If you’re someone who loves no-fuss gardening, then planting a perennial food garden is just the thing for you

We often use the words "perennials" and "annuals" for flowering plants, trees and shrubs in landscapes, but they translate to the world of food too. Perennial veggies, fruits, herbs, plus edible and medicinal flowers are those which you’ll sow/transplant once and reap the benefits for years to come.

A plant can be perennial depending on its growing zone—and yes, there are even peppers that are perennial in warmer climates. There are evergreen perennials that keep their leaves all year round, hardy perennials which may die back to the ground but regrow in spring, and tender perennials which need digging up in autumn and storing in a frost-free location to replant in spring.

Sounds too easy? That’s because it really can be! There’s minimal maintenance with maximum benefit with these garden plants. Here’s a list of some fan favourites when it comes to perennial herbs and food.

Perennial herbsperennial herbsPhoto by Anja Junghans on Unsplash

  1. Chives: A mild onion taste to dress any plate or dip.
  2. Horseradish: Spicy roots and leaves, which are great for pickling.
  3. Lavender: A pleasant, calming flower that is used as an herb in cooking or in teas.
  4. Lemon Balm: Known for its benefits for anxiety and as a sleep aid, lemon balm is also a great garnish in dishes.
  5. Mint: A digestive aid that can also be used in cooking or in iced or hot beverages.
  6. Oregano: A well-loved herb commonly used in pizzas or pastas.
  7. Rosemary: Hard to establish in some areas, but keep it mulched and it should survive.
  8. Sage: A semi-perennial, as it lasts a few years before going to flower/seed.
  9. Thyme: Another woody herb like rosemary that is used to flavour many culinary dishes.
  10. Yarrow: A beautiful flowering herb which can be made into a tea to aid with menstrual cramps and general stress, or used topically to clot blood and sunburns.

Perennial vegetablesasparagusPhoto by Inge Poelman on Unsplash

  1. Jerusalem Artichoke: American root vegetable with a rich and nutty flavoured tuber.
  2. Asparagus: Pick in the spring, then three years after the plant has established.
  3. Rhubarb: Tart stems can be used in baking when paired with a sweet fruit (avoid leaves as they are toxic).
  4. Watercress: Peppery leaves and can use the seeds to dry like mustard.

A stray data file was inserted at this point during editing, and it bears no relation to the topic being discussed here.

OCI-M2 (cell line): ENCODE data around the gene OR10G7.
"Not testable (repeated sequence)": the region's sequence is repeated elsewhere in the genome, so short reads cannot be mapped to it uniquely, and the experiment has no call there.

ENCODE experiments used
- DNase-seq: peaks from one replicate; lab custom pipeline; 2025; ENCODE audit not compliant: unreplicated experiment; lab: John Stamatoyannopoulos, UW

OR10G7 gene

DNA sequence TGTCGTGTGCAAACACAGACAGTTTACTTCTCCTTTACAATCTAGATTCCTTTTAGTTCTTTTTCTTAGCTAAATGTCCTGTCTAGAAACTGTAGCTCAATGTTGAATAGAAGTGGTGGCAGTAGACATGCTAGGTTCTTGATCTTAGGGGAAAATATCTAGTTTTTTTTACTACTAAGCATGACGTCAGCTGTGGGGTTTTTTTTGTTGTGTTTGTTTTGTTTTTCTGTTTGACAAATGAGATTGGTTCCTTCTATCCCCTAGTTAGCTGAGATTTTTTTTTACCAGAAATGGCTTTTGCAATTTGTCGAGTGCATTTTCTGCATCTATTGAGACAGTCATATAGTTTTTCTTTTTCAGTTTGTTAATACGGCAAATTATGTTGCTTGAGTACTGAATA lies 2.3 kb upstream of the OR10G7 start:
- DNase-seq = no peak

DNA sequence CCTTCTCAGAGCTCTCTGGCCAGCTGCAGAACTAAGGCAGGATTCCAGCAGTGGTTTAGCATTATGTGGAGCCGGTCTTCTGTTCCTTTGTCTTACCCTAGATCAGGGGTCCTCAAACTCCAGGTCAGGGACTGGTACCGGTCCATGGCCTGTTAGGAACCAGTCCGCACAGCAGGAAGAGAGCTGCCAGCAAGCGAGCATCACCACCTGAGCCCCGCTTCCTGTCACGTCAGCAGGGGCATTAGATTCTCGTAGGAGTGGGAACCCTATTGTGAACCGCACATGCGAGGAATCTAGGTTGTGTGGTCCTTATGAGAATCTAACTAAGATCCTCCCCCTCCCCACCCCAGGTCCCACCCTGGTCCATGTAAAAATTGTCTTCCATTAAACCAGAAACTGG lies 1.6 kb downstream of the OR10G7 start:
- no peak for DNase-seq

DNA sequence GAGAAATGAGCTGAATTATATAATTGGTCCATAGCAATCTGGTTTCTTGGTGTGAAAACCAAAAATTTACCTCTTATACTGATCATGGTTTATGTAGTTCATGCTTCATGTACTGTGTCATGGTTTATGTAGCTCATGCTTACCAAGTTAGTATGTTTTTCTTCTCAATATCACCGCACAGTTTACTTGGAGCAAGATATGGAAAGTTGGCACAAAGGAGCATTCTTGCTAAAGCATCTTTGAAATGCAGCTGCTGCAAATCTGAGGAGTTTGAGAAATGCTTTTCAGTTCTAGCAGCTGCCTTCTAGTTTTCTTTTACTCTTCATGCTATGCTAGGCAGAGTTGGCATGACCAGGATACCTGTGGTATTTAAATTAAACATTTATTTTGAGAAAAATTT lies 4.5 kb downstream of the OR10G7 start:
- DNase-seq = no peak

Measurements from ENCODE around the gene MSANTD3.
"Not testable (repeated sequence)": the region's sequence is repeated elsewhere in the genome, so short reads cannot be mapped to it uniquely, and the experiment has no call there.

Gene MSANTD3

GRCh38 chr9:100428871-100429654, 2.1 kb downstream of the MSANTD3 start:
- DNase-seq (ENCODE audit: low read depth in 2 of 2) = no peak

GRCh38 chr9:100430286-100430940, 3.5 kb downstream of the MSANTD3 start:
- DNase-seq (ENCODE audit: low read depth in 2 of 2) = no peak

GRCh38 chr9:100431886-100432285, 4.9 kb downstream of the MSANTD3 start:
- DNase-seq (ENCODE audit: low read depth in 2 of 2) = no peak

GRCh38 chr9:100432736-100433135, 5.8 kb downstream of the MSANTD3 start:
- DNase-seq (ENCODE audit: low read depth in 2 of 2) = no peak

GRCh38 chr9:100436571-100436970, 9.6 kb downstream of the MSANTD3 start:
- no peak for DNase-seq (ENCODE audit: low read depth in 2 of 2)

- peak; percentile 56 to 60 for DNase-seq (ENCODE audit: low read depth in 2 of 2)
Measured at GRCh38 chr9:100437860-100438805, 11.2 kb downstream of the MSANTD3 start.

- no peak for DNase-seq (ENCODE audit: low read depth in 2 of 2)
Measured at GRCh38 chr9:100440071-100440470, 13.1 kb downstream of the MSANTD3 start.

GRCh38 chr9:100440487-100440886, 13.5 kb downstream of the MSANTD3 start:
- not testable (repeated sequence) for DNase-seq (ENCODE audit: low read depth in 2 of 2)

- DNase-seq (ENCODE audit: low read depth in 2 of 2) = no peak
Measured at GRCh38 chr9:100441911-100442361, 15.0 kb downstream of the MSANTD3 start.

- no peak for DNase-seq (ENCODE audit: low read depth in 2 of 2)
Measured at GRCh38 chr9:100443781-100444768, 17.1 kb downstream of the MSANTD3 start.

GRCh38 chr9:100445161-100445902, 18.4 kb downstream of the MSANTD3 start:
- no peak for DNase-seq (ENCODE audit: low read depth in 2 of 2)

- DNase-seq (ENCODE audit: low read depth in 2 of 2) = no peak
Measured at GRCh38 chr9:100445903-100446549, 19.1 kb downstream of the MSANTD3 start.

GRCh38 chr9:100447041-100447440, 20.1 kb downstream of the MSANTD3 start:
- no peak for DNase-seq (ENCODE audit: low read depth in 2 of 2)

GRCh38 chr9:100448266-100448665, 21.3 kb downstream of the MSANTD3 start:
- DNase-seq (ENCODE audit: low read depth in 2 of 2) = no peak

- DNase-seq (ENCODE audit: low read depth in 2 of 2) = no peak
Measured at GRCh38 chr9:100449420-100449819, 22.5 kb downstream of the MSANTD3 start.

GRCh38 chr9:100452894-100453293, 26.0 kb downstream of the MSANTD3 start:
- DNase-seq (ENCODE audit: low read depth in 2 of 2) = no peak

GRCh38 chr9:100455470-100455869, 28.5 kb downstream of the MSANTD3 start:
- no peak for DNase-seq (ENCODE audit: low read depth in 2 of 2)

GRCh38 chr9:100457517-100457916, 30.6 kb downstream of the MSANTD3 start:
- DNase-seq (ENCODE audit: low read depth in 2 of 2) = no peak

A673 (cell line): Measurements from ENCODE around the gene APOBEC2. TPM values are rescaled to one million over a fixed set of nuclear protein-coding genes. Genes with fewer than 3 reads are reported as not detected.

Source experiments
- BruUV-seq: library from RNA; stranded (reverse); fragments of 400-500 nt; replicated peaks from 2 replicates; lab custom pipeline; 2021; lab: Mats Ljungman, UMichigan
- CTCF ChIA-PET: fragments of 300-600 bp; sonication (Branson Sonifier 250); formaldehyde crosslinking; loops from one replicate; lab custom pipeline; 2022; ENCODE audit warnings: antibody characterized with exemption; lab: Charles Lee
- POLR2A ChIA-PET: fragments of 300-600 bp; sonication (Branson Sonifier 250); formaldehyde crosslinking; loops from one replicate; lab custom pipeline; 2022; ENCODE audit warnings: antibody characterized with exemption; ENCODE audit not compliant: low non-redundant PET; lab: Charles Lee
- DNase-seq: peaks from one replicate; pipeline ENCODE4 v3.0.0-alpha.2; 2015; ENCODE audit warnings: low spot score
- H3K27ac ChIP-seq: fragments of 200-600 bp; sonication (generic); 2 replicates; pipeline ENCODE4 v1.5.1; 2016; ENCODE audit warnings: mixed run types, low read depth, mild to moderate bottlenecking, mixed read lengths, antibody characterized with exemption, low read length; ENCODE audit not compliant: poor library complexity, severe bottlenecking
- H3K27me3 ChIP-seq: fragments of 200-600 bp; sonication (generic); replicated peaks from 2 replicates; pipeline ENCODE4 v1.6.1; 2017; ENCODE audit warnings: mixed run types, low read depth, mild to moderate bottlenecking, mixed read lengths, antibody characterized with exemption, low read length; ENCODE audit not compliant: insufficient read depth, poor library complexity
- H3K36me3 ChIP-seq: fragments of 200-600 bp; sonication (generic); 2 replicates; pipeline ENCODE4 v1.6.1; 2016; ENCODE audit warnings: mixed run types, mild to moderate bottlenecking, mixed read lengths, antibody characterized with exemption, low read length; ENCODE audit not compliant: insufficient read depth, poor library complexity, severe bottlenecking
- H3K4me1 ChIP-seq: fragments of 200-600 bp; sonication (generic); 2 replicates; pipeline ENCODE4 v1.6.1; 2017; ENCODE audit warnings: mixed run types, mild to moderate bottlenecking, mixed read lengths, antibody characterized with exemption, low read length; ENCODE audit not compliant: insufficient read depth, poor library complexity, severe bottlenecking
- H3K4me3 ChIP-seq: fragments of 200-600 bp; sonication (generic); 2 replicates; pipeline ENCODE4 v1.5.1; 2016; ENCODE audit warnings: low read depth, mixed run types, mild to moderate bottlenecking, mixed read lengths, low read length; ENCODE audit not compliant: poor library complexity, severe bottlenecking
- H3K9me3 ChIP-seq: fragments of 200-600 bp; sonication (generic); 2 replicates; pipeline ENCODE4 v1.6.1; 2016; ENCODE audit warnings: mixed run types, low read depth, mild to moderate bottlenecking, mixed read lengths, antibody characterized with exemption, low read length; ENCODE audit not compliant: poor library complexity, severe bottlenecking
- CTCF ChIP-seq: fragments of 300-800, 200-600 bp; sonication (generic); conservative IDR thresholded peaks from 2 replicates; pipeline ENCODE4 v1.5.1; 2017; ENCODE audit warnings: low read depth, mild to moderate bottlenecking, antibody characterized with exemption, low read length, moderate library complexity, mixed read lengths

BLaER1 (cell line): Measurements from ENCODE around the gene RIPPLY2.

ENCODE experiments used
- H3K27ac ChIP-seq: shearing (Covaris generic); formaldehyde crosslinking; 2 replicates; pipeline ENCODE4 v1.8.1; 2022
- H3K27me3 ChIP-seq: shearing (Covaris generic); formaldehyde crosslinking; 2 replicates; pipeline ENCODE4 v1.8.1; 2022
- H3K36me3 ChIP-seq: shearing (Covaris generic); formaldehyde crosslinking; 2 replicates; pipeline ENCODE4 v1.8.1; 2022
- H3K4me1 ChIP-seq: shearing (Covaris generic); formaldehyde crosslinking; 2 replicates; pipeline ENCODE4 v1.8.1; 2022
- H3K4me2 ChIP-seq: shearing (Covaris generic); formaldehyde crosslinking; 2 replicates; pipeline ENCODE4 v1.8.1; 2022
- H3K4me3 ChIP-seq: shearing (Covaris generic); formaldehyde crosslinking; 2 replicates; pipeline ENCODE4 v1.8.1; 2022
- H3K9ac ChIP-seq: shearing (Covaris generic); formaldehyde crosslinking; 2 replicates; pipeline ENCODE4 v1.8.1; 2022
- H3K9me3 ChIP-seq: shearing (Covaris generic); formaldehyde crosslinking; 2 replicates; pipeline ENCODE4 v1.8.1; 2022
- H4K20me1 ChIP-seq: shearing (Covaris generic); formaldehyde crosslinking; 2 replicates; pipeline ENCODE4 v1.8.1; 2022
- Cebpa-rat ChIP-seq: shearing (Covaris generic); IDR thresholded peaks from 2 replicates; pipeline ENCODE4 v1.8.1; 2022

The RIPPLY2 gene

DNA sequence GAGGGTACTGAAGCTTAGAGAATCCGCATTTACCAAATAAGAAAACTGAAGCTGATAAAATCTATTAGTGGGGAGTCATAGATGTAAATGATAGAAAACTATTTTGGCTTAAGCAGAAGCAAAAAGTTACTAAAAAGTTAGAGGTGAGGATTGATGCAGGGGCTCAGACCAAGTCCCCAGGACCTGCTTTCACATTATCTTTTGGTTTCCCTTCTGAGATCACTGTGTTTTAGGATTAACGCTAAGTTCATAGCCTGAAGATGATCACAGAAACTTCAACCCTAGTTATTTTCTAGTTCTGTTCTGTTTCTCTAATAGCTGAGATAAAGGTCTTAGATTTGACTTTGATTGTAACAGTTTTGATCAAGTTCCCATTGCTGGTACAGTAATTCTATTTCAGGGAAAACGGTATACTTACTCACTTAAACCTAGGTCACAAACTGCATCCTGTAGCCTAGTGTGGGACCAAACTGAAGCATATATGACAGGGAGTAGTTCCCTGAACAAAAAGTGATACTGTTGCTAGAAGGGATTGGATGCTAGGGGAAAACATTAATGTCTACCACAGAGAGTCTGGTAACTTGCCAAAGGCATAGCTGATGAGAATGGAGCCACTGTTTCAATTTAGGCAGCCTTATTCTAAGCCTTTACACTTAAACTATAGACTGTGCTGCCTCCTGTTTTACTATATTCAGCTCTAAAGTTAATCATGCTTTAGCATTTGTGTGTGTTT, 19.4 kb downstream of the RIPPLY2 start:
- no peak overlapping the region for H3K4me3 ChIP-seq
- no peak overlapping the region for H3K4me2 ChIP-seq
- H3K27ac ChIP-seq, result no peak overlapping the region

5. Lovage: A perennial version of celery to use in soups and stews.
  6. Sorrel: A lemony and tart green that can be eaten raw or cooked.
  7. Ginger: Perfect for tea, 
  8. Ramps: A perennial version of leek, which can be used in cooking.
  9. Chicory: Bitter leaves that can be eaten raw or cooked; taproot can be baked and ground into a coffee substitute.
  10. Caucasian Spinach: A vining plant that can be sautéed or steamed like chard and spinach.

Perennial fruitsraspberriesPhoto by Stan Slade on Unsplash

  1. Blueberries: A tasty and sweet fruit that will bush and produce year after year.
  2. Raspberry: Sweet and tart, raspberries are some of the first fruits of the year.
  3. Strawberry: The very first (and usually the last) fruit to grace our plates each year.
  4. Blackberries: Produce very large berries with very little work.
  5. Grapes: Relatively low-maintenance and grow bigger with each passing year.
  6. Figs: Only a perennial in certain areas. In others, they may need to be wrapped in burlap to survive.
  7. Mulberries: Many grow natively but you can also plant your own. They’re a delicious immune-supporting snack.
  8. Peaches: This tree will take a few years to establish, but once it does, you’ll be making jams and jellies galore.
  9. Elderberries: The raw berries are toxic, but cooked, they are some of the most nutrient-dense berries and make a delicious (and medicinal) syrup.
  10. Serviceberries: Unlike most berries, these come from a tree. They’re a fun and different berry to add to your perennial garden and can be used in bread, pies, or jams as well. 

Although these plants won’t last forever, they’ll last longer than our yearly sown annuals and all they’ll need is a little compost amendment to keep them growing strong year after year.